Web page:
catmint said...

"We need an updated Marxism, one that doesn´t pretend it is immune to ´´burgeois´´ insights into the human being"

if I recall the endless discussion about this at the Parody Centre, Lacan's psychoanalysis was criticised for being consistant with typical features of the dominant ideology of the capitalist era, i.e. "bourgeois ideology", rather than Lacan being criticised as a "bourgeois" himself.

How are these features manifested? Precisely in proposing an "ideal subject" divorced from present social/political forces, from life as ongoing activity in irreversible time, open to the infinite scrutiny of an impenetrable "science of man" etc

catmint said...

...if there's something precious in psychoanalysis its that it does chime in with objections you could reasonably make to being cast as "the worker", in reality and not in some theory

dejan said...

Precisely in proposing an "ideal subject" divorced from present social/political forces, from life as ongoing activity in irreversible time, open to the infinite scrutiny of an impenetrable "science of man" etc

Luke how can you adumbrate after all those discussions that psychoanalysis proposes an ideal subject divorced from social and political forces when Lacan´s very definition of socialization includes a subject that submits to language and in doing so, to the social relations as carried by the language, thusly also the sociopolitical forces, where the goal of psychoanalysis would be to make him aware of those forces as much as possible so that he can be (at least relatively) free and do things not because other people tell him to do them, but because he wants to?

What would put existing forms of economics in question is a meta-level psychoanalysis: the "mass hysteria" sort of thing;

What are you talking about - Wilhelm Reich?

or, from another perspective an effective restatement of the "Great Men" type of historical criticism.

I don´t know what type of historical criticism this is

catmint said...

"I don´t know what type of historical criticism this is"

I was just listing some things that would be inconsistant with economic theorising:

I suppose, yeah, the Wilhelm Reich mass psychology, or the "madness of crowds", or from a different perpective, traditional history where you have "charismatic leaders" emphasised rather than social factors.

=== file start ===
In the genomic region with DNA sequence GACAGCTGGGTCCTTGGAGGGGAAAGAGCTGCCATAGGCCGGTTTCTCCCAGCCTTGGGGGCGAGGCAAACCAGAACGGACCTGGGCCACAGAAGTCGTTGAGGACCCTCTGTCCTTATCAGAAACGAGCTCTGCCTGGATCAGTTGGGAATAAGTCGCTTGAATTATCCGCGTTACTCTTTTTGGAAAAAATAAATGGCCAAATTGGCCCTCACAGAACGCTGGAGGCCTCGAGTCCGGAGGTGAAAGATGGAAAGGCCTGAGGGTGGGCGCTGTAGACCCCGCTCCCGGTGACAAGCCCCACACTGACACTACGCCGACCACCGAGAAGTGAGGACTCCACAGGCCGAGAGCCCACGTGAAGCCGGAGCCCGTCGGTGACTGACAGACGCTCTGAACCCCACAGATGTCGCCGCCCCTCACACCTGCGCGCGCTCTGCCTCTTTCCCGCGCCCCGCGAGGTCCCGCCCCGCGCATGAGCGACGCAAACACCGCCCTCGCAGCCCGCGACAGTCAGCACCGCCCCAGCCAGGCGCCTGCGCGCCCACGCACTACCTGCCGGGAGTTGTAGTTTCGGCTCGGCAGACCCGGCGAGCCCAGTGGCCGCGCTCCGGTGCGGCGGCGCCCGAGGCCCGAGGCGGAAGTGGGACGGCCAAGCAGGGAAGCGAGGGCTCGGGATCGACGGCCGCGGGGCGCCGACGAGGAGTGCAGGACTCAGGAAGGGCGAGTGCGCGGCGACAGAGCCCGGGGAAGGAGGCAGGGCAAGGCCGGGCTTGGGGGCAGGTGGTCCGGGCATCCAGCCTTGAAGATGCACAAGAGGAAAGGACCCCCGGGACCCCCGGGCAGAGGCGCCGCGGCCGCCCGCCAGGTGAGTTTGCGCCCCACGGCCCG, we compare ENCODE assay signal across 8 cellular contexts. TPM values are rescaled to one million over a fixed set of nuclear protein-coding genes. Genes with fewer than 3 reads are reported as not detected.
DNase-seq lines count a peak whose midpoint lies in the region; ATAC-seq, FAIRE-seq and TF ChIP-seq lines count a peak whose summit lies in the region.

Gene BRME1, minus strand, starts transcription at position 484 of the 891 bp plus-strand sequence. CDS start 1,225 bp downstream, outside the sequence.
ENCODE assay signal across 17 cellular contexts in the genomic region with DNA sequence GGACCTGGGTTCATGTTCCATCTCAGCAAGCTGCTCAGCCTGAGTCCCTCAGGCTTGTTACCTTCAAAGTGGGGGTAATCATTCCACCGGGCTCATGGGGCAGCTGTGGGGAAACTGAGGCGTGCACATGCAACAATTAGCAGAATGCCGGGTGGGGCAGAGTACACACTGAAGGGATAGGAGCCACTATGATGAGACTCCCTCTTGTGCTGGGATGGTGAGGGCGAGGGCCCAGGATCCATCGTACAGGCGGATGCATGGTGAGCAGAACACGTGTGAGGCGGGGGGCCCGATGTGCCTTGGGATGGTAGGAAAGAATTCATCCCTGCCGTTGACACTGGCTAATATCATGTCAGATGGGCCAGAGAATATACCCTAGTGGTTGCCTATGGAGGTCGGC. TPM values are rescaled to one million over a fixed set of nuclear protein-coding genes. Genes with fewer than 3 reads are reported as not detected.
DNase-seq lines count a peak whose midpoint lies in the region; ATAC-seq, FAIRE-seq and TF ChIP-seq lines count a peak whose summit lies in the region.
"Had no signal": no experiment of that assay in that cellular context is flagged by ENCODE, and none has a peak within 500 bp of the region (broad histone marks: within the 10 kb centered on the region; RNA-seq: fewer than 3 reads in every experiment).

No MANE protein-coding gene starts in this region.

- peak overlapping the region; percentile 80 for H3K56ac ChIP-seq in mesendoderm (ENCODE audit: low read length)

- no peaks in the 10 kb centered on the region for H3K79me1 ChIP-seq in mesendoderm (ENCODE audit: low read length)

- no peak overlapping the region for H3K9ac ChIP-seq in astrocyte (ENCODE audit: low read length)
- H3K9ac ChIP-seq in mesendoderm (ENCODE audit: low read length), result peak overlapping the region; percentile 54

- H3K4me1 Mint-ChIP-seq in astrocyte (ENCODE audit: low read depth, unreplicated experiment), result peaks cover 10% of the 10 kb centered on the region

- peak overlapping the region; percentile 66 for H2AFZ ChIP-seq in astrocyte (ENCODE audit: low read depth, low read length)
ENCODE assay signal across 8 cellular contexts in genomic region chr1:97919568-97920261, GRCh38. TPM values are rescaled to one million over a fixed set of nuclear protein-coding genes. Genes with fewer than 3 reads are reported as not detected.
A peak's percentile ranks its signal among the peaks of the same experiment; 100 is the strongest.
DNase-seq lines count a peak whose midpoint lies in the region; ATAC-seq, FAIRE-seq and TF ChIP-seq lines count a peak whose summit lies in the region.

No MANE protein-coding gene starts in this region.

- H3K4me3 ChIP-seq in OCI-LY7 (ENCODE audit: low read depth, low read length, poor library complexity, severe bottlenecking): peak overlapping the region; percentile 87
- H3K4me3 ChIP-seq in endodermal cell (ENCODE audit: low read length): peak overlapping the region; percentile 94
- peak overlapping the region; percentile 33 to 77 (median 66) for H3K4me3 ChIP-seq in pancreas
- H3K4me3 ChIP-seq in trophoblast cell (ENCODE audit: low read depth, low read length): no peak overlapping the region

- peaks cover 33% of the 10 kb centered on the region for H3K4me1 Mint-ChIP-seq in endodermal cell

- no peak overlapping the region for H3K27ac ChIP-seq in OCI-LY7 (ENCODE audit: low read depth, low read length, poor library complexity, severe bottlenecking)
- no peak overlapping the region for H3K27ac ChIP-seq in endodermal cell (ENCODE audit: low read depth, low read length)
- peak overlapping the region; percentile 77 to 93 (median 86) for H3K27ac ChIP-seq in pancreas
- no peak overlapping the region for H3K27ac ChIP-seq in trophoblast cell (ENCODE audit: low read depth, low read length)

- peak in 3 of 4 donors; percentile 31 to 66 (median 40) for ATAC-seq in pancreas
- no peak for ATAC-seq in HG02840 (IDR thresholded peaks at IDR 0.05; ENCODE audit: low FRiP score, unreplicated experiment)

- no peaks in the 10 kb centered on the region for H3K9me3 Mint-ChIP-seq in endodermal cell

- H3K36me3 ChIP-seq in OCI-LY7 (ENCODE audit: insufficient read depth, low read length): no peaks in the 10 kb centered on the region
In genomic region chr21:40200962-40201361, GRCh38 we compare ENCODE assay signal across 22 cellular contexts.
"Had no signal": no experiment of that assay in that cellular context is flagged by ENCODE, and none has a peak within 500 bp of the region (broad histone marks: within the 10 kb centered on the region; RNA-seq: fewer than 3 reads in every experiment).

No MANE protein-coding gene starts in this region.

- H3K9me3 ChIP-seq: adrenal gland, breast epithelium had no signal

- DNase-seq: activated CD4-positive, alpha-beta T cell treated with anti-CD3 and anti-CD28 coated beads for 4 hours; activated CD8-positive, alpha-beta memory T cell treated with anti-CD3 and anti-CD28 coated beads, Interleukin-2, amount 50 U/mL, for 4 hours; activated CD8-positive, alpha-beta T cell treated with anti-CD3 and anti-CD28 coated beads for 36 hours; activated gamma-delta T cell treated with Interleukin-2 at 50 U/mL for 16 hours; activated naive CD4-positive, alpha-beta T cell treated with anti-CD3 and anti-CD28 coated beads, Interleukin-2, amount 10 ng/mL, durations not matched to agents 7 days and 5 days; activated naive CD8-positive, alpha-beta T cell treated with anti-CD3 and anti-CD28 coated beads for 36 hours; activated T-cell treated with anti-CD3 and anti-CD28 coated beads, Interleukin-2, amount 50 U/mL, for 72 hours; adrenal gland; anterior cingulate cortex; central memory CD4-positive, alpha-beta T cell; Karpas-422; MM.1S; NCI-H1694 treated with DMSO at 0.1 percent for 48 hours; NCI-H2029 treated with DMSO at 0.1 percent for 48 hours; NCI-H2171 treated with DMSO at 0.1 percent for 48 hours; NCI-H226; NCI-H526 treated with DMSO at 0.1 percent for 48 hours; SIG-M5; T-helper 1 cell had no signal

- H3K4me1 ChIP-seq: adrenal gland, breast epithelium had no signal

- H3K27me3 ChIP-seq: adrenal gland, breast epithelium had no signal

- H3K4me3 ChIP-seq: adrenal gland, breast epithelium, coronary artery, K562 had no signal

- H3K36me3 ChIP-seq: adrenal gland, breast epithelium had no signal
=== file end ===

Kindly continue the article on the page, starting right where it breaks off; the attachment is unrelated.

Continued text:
I wasn't recommending these things

catmint said...

Doesn't it strike you that while Lacan may have really noticed some important things about the human being, he sought to disguise the holes in his operative theory in order to set himself up as a bourgeois "Dr Miracle"? Isn't his borrowing from Tel Quel style semiology ultimately a contrivance to hold together a theory that requires a charismatic basis because it isn't open to real verification?

dejan said...

Doesn't it strike you that while Lacan may have really noticed some important things about the human being, he sought to disguise the holes in his operative theory in order to set himself up as a bourgeois "Dr Miracle"? Isn't his borrowing from Tel Quel style semiology ultimately a contrivance to hold together a theory that requires a charismatic basis because it isn't open to real verification?

No I don´t think that because having had clinical experience I know that Lacan´s findings are based on clinical observation. One could legitimately say that psychoanalysis isn´t yet a science, but on the other hand Lacan never claimed that it was, and left the project of it becoming a science for the future.

But for a Marxist I think it is much more interesting that psychoanalysis gets the same treatment from capitalism that Marxism does.

For the rest, dr. Sinthome just put it rather well in his new post on PA and Marxism:

It is indeed interesting that those that chirp the loudest about Marx seem to be the most remote from Marx in terms of Marx’s style of analysis. One could even go so far as to say that both Badiou and Zizek have inverted Marx, making consciousness determine the world rather than material conditions of production determining consciousness. On the other hand, Lacan introduces desire into Marx, giving us the means to account for ideological formations and the structuration of desire in and through the social field in a way that is woefully underdeveloped (though virtually present) in Marx himself.